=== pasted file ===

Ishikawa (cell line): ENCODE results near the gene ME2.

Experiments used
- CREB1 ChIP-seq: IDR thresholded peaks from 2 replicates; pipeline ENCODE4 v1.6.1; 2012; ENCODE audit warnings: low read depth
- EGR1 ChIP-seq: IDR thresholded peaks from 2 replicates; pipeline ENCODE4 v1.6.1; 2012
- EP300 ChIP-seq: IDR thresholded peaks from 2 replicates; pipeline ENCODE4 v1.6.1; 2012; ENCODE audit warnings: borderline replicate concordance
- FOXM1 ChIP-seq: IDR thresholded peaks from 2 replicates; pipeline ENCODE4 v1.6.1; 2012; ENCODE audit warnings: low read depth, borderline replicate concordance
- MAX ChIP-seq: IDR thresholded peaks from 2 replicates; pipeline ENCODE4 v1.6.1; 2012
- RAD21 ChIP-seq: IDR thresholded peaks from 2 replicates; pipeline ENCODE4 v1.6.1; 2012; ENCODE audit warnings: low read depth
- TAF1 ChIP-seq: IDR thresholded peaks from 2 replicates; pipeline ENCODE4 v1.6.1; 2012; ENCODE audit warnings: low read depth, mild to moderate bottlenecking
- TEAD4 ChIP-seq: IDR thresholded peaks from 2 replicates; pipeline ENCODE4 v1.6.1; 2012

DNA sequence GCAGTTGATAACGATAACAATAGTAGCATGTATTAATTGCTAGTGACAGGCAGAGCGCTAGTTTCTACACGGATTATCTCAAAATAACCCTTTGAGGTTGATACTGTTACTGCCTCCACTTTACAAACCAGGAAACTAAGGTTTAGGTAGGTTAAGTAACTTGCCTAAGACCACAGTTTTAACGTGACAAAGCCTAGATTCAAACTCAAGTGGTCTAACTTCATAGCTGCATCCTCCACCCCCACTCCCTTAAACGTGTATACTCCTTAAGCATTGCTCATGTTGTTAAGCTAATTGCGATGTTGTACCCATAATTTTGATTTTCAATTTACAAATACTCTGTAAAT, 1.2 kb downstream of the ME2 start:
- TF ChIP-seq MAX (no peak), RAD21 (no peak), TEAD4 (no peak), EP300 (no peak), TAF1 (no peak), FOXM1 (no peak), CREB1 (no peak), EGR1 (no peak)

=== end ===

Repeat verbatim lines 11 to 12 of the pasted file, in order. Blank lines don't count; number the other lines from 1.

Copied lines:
DNA sequence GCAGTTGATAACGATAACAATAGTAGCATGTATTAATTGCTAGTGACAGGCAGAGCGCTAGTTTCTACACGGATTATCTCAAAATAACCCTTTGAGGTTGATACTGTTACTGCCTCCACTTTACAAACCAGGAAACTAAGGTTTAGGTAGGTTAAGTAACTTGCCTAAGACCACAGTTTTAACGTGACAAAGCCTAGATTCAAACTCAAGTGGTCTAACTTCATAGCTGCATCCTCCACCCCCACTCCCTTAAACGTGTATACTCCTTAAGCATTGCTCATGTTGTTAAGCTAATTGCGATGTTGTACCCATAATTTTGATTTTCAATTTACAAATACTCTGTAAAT, 1.2 kb downstream of the ME2 start:
- TF ChIP-seq MAX (no peak), RAD21 (no peak), TEAD4 (no peak), EP300 (no peak), TAF1 (no peak), FOXM1 (no peak), CREB1 (no peak), EGR1 (no peak)